9. Make sure both the X and Y resolution is set to 72 pixels/inch so you know you are seeing your image at its actual size.
10. Click ‘Scale’ to resize your image.
Note: It is never a good idea make an image larger than it was before. Your image-editing software is forced to ‘guess’ details in the image and add new pixels, which often results in a blocky or blurry-looking image. This is known as pixellation. Making an image smaller on the other hand, is usually fine.
For this reason, it is good practice to keep your original large file saved in case you need to resize it again.

Saving for web

Remember – the larger your image is, the longer it will take to load. For people with a slower internet connection, a large image can take several minutes to appear.
Image size is not just about how many pixels you have. It is also dependent on the quality of the image, and how many different colours it is made from.
When you save images for use on the web, you will always have to sacrifice a certain amount of image quality in order for it to load in the quickest amount of time.

In Photoshop
1. Once you have finished editing your image, go to File > Save for web…
2. You will see a preview of how your image will look once it is saved.
3. Choose your file type from the first drop-down box on the right-hand side of the screen. For more information on choosing a file type for your image see ‘File Types’.
4. Choose the quality of your saved image by moving the quality slider* left or right. You can also choose a quality setting from the drop-down menu below the file type (e.g. low, high, maximum etc.). Try to choose the lowest possible quality without affecting the image you see in the preview. If it looks blurry or gritty, you’ve gone too far.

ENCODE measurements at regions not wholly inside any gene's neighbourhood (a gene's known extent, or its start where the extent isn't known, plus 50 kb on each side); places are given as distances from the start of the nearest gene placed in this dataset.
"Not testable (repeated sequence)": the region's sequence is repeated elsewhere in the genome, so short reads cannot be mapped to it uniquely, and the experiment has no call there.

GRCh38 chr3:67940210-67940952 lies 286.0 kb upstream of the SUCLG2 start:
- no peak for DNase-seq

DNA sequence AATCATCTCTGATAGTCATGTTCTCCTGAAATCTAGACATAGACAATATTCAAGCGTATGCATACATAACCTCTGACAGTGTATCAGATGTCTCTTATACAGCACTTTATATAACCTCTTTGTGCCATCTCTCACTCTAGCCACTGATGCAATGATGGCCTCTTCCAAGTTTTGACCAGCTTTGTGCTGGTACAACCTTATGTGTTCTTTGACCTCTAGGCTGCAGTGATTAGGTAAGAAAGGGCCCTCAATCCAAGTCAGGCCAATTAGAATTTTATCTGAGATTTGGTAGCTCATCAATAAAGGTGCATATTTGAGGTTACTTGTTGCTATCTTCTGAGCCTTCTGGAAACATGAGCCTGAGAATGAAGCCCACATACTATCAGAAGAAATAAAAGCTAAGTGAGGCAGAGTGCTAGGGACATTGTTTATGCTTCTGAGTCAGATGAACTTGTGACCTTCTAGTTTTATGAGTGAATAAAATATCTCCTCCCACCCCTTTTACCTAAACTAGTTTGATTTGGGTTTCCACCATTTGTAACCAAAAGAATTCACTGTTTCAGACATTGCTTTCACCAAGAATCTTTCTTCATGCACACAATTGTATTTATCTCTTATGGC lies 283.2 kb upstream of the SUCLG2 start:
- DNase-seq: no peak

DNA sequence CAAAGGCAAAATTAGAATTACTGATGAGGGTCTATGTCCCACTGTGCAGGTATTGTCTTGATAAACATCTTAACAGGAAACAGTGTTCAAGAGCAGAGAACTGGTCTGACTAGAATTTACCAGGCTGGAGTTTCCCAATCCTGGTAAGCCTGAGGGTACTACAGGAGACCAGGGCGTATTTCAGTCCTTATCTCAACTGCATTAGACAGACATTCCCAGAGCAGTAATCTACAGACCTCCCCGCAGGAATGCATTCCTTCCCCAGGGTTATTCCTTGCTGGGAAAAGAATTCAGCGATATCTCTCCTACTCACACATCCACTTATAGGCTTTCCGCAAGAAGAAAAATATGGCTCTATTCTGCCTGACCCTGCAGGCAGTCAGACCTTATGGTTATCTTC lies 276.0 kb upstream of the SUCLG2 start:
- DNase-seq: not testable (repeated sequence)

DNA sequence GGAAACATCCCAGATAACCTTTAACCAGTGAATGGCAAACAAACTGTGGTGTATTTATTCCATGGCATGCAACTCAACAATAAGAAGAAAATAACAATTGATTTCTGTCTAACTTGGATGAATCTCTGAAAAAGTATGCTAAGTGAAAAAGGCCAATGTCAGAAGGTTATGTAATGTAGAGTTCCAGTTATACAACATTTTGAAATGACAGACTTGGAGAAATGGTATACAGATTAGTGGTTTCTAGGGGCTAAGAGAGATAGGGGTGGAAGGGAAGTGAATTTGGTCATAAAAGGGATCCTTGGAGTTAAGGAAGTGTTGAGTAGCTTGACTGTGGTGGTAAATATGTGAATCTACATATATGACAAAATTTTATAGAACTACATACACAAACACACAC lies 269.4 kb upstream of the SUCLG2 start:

5. Click ‘save’ and choose a file name for your image. (save it under a new name so you can keep a copy of your original image)
*Note: When saving a gif, instead of a ‘quality’ slider you will get a drop-down box where you can choose the amount of colours in your image. The fewer colours you have, the smaller your image will be. In many cases, your gifs may actually look better with fewer colours as it will be more consistent.

In GIMP
1. Once you have finished editing, go to File > Save As… (save it under a new name so you can keep a copy of your original image)
2. Click on “Select File Type” and select whichever one you need. For more information on choosing a file type for your image see ‘File Types’.
3. Click ‘save’
4. Choose the quality of your saved image by moving the quality slider* left or right. Try to choose the lowest possible quality without affecting the image you see in the preview. If it looks blurry or gritty, you’ve gone too far. (To see a preview of your saved file, just click ‘Show Preview in image window’.
5. Click ‘OK’ to save your image.

You can check best example @ http://surf-invasion.com/veterans-day-images/
*Note: When saving a gif, you will be asked whether to convert to indexed colour or grayscale. This will depend on whether or not your image has colour. Click ‘export’ and continue. The GIMP does not give you an option to specify colours or quality of your gif, so skip step 5 and save as normal.